Have your say on plain packets to prevent teens being lured into smoking
SMOKING remains one of the biggest challenges to public health across the country, accounting for more than 86,000 deaths every year.
NHS Hull is urging people to have their say on plain packaging for cigarettes in a bid to stop children and young people taking up the habit.
The Government has launched a public consultation that looks at the benefits of passing a law meaning tobacco companies must sell cigarettes in plain packs and we have until Tuesday, July 10, to voice our opinions.
The aims of plain packaging of cigarettes is to:
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Make them less attractive, particularly to young people.
Make the health warnings stand out more.
Reduce the ability of the packaging to mislead consumers about the harms of smoking.
If the move goes ahead all tobacco products will look the same and all brand names will have to be a standard typeface colour and size, while logos, colour schemes and graphics will be banned.
Plain packaging is just part of a comprehensive strategy to reduce the uptake of smoking by young people and premature deaths from smoking-related diseases.
The policy would follow the UK ban on tobacco advertising, imposed in 2003, and the ban on smoking in public places and workplaces, introduced in 2007.
Both have been credited with helping reduce smoking rates and discouraging young people from taking up the habit.
Since April this year it has been illegal to display tobacco products at the point of sale in large stores across England and the same rules will be brought into force for smaller shops in 2015.
John Sandford, Hull City Council's principal trading standards officer, said: "The idea of plain packaging is to reduce its attractiveness and make them less appealing to young people in Hull and across the region.
"Although there is a point of view that plain packaging could be easily counterfeited we don't think that's the case as there are measures already in place to make this more difficult."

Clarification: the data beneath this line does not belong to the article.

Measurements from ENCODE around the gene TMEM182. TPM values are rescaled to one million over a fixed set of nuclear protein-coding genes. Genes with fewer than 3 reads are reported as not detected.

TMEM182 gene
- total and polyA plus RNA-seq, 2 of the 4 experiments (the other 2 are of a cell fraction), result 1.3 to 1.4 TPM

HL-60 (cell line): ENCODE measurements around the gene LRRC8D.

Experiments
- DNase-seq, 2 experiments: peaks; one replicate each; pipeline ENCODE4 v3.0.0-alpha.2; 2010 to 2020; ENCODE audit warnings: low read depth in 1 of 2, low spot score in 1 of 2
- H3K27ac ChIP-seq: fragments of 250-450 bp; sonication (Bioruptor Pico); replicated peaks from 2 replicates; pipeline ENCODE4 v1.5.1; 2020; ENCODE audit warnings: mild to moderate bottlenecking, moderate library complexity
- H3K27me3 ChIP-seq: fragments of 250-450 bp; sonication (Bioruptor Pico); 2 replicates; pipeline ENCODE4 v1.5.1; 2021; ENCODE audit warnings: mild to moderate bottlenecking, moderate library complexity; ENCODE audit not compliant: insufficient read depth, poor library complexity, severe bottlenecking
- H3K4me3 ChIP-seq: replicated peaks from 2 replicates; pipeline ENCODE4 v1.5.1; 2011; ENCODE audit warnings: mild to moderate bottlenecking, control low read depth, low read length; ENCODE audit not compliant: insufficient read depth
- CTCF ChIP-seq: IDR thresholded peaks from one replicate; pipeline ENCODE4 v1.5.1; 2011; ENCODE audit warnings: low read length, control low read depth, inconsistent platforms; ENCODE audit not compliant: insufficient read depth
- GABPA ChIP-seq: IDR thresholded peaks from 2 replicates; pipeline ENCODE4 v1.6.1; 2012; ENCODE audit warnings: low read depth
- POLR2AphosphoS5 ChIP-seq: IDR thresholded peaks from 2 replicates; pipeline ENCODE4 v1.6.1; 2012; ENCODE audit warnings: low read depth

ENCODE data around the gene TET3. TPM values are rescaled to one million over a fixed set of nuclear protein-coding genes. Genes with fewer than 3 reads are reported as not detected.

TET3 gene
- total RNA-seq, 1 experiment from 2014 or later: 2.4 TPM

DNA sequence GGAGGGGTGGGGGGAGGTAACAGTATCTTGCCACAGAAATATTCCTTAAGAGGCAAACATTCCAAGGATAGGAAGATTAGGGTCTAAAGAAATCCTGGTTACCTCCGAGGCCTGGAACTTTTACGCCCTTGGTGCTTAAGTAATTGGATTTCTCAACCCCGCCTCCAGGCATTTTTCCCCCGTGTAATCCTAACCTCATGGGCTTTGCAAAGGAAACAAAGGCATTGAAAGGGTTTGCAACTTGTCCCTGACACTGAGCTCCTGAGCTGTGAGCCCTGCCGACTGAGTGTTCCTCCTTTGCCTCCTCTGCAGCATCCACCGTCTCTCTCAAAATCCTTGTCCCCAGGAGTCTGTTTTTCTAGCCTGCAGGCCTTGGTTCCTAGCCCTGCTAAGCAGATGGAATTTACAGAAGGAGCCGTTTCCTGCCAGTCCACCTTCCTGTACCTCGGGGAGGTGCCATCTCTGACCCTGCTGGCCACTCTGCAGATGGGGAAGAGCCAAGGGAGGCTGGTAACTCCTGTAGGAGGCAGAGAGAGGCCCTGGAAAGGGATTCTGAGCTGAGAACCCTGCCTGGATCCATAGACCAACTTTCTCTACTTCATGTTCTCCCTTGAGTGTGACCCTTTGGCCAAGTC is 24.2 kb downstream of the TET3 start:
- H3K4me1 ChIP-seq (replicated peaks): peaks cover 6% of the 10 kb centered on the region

In Australia, plain packaging is to be introduced in December and campaigners have said it will have an immediate effect.
April Cundy, of NHS Hull, said: "Young people need to be aware of the methods the tobacco industry use to sell products to them specifically."
April urged people to protect the health of future generations by voicing their concerns and support plain packaging.
She said: "The consultation is an opportunity to protect the health of our children.
"This really is the chance to have your say and possibly alter the course of legislation."
The public consultation will be open for responses until Tuesday, July 10, and anyone with an interest including individuals and business, is urged to respond.
Putting tobacco products in plain packaging is essential because tobacco packs are now the major promotional tool for the tobacco industry and it is children who take up smoking: two-thirds of smokers start before the age of 18.
Have your say at www.plainpacks protect.co.uk to sign the petition or www.consultations.dh.gov.uk for the full consultation and more information.
There is already widespread public support for requiring tobacco to be sold in plain standardised packaging with the product name in standard lettering, similar to those that will be required in Australia from December this year.
A recent poll showing an example of a plain pack found that in the Yorkshire and the Humber overall 61 per cent of adults supported this while just 10 per cent opposed the measure.
For more information on all issues around tobacco, visit www. smokesnojoke.com or www.ash.org. uk
If you want to quit smoking, free support is available with your local NHS Stop Smoking Service. From individual to group support sessions, in person or over the phone, the service offers a method of quitting to suit you.
Call freephone 0800 9155959. Visit www.readytostopsmoking.co.uk or text QUIT to 61825